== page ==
I never thought I'd find happiness on the start line of a 10k run, with tatty trainers and a bald head covered in jelly baby powder. But then, I never thought I'd have to learn to walk again in my 20s or learn to live again in my 30s.
When I had my pelvis rebuilt at 25 – the result of a condition called hip dysplasia, which meant my hip socket was too shallow to support my leg – I decided my body belonged on the sofa, not in exercise leggings.
Breast cancer had other ideas. I was diagnosed in my 30s, and having my right breast replaced with my tummy fat at 32 was certainly not part of the life plan, but it taught me that if I didn't step out of my comfort zone and start living, there would be no life to plan.
To move forward, I realised I needed to get up, get outside and get going. So, I took my metal-pinned pelvis and cancer-rearranged body and did what no one (least of all me) expected. I went for a run.
When I did my first 10k, I thought it would be my longest race – and my last. The event took place a week before my final chemotherapy treatment, and with a close friend by my side, I'd never felt more alive.
I was slow, I ate far more bananas than was needed to get around. But I did it. And since then, I haven't looked back.
In the nine years since my diagnosis, I've run multiple half marathons, two marathons (one on my wedding day), trekked the Great Wall of China, run a 34-mile ultramarathon, walked 66 miles around the Isle of Wight, completed a half Ironman and climbed a few mountains for good measure.
I even broke the Guinness World Record for the longest static cycling class in the world on my 40th birthday (29 hours and 5 seconds on a spin bike); an age I never thought I'd reach.
Each time, I thought that challenge would be my last. Each time, I had to dig deep. But, each time, I found the strength to keep going – and my body came with me.
I've not found my limit yet. What I have found is that it's only when you shoot for the impossible that you find out what is actually possible. And you can go a really long way with the right people by your side.
How exercise helped me find happiness
The path to happiness is not easy. But I know that the smile that beams out from my sweaty, red post-exercise face is the most genuine one I have.
I didn't realise that moving my body would move others quite in the way it has, but I've discovered that helping others find joy in exercise is the purest kind of happiness.
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I'll never forget the woman who got out of a wheelchair after she saw me run a marathon. Or the team-mate who stayed up all night on a spin bike to show herself she could take control of her body after long Covid. To me, being the soundtrack to someone else's success is a million times more rewarding than my own achievements.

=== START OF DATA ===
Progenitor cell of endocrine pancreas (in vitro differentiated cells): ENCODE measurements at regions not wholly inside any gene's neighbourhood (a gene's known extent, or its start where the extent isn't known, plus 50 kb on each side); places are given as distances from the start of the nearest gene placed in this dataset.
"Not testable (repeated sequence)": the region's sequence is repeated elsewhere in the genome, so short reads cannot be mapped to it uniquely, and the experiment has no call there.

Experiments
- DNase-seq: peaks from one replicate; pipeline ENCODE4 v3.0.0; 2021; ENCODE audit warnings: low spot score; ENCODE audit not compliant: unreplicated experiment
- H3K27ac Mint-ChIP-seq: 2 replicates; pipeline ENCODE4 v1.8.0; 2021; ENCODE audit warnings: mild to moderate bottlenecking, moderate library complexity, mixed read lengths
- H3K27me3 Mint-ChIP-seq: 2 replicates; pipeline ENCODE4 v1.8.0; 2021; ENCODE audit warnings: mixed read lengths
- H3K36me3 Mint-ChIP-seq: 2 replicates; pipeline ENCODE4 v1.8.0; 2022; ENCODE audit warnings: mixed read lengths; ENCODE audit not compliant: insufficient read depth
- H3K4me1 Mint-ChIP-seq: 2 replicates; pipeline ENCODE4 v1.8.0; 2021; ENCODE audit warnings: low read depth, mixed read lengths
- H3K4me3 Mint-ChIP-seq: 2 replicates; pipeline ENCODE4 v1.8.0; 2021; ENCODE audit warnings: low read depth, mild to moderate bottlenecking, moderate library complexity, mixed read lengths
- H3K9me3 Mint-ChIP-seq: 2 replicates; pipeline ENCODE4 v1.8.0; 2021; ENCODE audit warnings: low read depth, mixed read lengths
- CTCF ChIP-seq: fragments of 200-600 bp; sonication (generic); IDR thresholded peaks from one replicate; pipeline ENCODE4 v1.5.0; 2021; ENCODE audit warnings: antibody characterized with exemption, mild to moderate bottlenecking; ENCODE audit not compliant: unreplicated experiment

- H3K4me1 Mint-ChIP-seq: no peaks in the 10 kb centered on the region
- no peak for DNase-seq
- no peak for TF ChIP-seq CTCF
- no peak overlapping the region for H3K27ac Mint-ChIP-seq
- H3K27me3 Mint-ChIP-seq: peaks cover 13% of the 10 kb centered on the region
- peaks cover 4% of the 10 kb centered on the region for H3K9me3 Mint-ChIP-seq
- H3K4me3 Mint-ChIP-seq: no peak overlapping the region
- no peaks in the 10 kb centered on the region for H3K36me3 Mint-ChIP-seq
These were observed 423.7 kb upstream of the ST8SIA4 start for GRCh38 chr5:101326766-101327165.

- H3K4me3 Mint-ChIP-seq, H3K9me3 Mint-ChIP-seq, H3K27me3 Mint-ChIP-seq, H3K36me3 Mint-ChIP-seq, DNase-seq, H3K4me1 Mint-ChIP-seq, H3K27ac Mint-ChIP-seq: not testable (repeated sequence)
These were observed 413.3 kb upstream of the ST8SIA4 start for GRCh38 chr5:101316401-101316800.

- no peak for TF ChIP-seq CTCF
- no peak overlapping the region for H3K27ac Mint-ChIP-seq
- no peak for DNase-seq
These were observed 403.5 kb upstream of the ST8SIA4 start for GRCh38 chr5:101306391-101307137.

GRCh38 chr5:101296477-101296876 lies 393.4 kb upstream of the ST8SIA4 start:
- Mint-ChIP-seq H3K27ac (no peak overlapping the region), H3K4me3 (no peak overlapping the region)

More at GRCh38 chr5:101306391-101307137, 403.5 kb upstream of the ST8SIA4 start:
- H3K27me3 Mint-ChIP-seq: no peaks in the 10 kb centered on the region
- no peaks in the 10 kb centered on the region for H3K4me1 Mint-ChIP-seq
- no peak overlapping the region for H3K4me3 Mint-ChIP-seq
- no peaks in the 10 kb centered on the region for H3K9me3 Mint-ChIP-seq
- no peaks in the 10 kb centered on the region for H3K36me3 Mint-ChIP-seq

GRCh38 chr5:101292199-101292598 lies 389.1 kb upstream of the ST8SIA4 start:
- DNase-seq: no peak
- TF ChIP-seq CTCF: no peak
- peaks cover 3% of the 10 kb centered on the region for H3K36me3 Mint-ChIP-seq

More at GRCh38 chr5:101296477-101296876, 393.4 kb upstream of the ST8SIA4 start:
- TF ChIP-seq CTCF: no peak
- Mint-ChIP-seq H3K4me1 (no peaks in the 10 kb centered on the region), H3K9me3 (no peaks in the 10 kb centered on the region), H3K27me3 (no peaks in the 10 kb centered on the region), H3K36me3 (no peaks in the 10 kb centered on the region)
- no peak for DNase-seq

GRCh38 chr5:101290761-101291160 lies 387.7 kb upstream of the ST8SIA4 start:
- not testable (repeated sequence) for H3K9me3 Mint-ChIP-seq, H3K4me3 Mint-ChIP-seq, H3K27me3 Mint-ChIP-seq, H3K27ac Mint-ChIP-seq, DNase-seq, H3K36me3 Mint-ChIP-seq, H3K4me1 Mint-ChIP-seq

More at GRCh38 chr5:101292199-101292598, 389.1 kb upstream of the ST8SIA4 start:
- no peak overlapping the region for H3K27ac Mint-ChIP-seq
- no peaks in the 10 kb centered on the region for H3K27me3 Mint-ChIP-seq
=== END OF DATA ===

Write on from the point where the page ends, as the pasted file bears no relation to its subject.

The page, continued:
Happiness isn't just acts of self-care, such as burning a luxury candle or cosying up on the sofa with a good book. Happiness is there lurking in the hard stuff. The fact that I found happiness in lacing up a pair of trainers is not something I'd ever predicted.
When I'm moving, I'm living. When I'm searching for my physical edges, I'm living my best life – and inadvertently helping others do the same. So, I can think of no better way to celebrate being 10 years clear of cancer than extending the search with people around me at every stage.
In 2024, I'm going back to the 10k that started it all, with more than 100 other runners. I'm going to encourage as many people as possible to complete 100k in a year (swimming, walking, crawling etc).
I'm also going to try and break a world record by doing a marathon physically attached to friends who have lifted me up this last decade.
I'm going to trek the Sahara with a brilliant team. And, I'm going to push myself further than I thought possible by attempting a 120-mile ultramarathon. Don't worry, I’m going to have a big party too.
The plan? To raise a full £100k for the charities that helped me get up in the first place. Because, when we have a big enough why, we can endure any how.
We all have individual summits to reach and you don't have to run a marathon to be happy. But, if you open the door and take even a tiny step into the sunshine, a brighter life awaits. I hope you make your start line.